And you?

 

YOU are not your depression. YOU are not your suffering.

 

Your loved one is not any less the beautiful person that they were in their life because they died by suicide. 


Educate yourself about mental health.

 

Educate your children.

 

I'm not going to tell you a list of things to not say to people in this situation. Why? Because we are all human and we mess up, we say the wrong thing in totally uncomfortable situations, we question what happened because we have a human desire to know truth. 

 

When we attend a wake of someone who died by suicide we are all wondering what happened. All of us are wondering that. It's human. And chances are we will find out a little bit of what happened in the days, weeks, and months to follow. 

 

Just don't whisper. Whispering feels shameful. Whispering feels like we are hiding a secret. 

 

And I don't know about you but I'm hopeful to stop the stigma. At least a little bit. At least with a few people. We can't save the entire world. We can't change everyone's minds and that's ok, that's reality. What can we do? We can put our voice out there and hope it plants a seed.

 

 

My husband was depressed and he was the best, kindest, most loyal, funniest, and most loving friend I ever have had in my entire life. Nothing changes that. Not the dark cloud of depression and not even death.

 

 

After he died I became depressed. The depression crept into my soul. It entered my lungs with it's dark and cloud grey thick smoke. It made it hard to breathe. It made it hard to get out of bed in the morning. I felt dead on the inside. I felt unlovable, unworthy, and of no value to anyone on this earth but my children. I longed for someone to notice that I was not really alive......only going through the motions. I wished they could see that my half smile was not only because my best friend was dead but because I was in the dark. I still had a love of life somehow. I still took care of my children. It made it hard to see any light at the end of the tunnel of my "new" life. There was no light at the end of the tunnel. I found the light within myself and faught hard for that cloud to clear my soul. I was depressed but I was still a very good Mother. The day the cloud left I could feel my lungs clear, my mind ease, and my soul fill with relief. I was not that depression. It entered my life unannounced and uninvited. It slipped in the back door to my home the day the police left to tell me my husband had shot himself. I thought it was who I was, who I was becoming. I was wrong. It's not who I was and my husband was not his depression either. Is all depression the same? Maybe not. Maybe some depression is a chemical imbalance and maybe some depression is a spiritual one. Your soul crying out that it can't handle the pain, turmoil, and hardships of this human existence.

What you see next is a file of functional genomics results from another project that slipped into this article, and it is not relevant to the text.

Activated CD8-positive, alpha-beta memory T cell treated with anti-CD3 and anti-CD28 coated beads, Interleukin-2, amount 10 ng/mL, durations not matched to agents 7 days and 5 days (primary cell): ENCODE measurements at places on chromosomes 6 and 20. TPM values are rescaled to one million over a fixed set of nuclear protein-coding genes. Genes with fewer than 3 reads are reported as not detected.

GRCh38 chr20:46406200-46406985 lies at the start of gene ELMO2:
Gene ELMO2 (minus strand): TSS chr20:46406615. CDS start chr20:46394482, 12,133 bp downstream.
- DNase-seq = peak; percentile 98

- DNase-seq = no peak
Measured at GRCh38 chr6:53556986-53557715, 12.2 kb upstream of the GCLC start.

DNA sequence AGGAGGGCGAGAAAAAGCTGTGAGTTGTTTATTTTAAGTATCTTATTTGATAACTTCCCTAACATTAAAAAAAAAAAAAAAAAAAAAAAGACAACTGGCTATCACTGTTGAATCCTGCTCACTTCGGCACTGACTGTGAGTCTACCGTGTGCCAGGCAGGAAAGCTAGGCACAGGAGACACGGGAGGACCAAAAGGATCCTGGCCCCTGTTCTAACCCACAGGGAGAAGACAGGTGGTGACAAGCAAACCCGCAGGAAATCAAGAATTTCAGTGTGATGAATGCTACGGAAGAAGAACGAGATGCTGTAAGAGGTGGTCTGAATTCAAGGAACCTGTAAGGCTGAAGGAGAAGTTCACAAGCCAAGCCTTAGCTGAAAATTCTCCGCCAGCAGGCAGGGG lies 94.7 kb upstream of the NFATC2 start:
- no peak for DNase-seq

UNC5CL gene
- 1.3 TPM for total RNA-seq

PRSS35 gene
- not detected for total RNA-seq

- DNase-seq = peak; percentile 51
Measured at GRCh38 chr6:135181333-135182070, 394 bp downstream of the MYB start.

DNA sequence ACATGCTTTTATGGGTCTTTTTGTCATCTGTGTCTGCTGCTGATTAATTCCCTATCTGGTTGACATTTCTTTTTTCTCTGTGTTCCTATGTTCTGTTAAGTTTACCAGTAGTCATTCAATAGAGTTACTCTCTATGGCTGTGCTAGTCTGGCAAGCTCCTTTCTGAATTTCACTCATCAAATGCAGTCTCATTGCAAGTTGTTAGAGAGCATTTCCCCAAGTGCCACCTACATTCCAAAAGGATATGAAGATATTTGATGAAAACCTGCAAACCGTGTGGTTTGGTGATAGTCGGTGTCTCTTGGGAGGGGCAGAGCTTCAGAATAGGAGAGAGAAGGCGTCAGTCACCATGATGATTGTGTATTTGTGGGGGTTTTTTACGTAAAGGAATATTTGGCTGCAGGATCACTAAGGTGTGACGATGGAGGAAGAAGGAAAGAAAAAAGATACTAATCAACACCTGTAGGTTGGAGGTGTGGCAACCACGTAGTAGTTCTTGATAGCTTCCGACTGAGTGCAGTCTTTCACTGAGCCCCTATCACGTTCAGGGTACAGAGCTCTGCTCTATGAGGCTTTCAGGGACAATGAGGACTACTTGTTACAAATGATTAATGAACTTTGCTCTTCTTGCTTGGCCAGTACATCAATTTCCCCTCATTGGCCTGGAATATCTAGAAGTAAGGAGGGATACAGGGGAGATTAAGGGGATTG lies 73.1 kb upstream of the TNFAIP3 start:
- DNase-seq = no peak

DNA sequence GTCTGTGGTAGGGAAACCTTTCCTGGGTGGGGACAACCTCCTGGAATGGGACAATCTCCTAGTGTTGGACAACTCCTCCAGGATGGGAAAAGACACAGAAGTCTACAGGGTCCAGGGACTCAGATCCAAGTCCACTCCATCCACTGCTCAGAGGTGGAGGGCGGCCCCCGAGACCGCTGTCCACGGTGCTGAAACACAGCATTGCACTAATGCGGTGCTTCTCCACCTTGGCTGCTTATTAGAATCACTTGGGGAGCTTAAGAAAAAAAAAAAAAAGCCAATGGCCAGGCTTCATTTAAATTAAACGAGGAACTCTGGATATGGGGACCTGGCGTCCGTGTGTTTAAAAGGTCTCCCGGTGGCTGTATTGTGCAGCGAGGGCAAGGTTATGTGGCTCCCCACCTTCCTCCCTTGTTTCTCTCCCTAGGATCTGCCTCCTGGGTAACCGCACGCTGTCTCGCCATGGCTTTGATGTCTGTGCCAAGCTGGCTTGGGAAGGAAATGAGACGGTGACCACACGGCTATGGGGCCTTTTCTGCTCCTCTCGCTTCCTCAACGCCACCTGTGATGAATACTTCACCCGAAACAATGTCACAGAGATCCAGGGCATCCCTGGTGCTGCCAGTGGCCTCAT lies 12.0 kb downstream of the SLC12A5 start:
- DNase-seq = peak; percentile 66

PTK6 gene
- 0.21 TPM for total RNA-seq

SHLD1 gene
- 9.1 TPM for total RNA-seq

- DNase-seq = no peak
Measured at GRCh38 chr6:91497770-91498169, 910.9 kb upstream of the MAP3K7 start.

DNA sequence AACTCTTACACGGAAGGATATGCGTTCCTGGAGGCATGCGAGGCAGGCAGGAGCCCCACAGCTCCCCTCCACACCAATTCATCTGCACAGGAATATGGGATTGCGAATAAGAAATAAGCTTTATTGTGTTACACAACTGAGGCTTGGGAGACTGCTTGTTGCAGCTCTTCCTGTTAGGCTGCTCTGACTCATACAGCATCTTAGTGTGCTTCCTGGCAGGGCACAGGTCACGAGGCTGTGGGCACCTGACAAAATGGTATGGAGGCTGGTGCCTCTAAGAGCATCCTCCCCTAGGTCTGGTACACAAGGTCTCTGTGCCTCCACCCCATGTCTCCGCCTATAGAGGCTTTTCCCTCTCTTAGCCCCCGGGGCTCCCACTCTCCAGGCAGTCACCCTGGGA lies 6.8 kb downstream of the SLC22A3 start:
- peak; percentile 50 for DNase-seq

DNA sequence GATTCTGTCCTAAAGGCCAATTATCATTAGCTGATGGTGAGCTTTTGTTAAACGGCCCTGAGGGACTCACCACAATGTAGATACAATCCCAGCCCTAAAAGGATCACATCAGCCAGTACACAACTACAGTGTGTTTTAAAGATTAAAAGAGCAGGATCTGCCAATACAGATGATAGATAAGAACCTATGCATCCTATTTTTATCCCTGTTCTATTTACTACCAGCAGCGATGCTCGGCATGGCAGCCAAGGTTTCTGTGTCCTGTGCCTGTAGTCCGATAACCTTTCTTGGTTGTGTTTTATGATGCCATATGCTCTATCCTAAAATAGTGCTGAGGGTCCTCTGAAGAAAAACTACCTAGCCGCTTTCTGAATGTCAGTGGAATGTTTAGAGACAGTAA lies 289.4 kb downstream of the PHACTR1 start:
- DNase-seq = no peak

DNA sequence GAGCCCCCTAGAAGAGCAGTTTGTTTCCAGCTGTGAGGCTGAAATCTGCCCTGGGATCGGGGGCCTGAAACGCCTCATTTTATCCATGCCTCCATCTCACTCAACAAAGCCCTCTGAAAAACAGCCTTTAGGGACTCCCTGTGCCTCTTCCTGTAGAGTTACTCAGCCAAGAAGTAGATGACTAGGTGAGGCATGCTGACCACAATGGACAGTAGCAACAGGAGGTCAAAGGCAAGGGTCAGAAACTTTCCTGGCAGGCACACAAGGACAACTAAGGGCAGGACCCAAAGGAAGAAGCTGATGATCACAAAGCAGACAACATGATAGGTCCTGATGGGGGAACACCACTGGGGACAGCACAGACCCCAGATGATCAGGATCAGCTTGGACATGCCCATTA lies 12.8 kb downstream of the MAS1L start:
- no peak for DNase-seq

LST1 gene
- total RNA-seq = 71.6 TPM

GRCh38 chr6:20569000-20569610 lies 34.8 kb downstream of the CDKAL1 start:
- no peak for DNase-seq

You are not your depression. 

 

You are not broken. 

 

You are whole. You are worthy. You are loved. 

 

Depression is sneaky. 

 

Depression can happen to absolutely anyone. 

 

And it's not shameful. And it's not your fault. And the cloud can pass. 

 

Depression doesn't care who you are but I'm going to tell you that others do care. They care and they love you. 

 

Love, Nik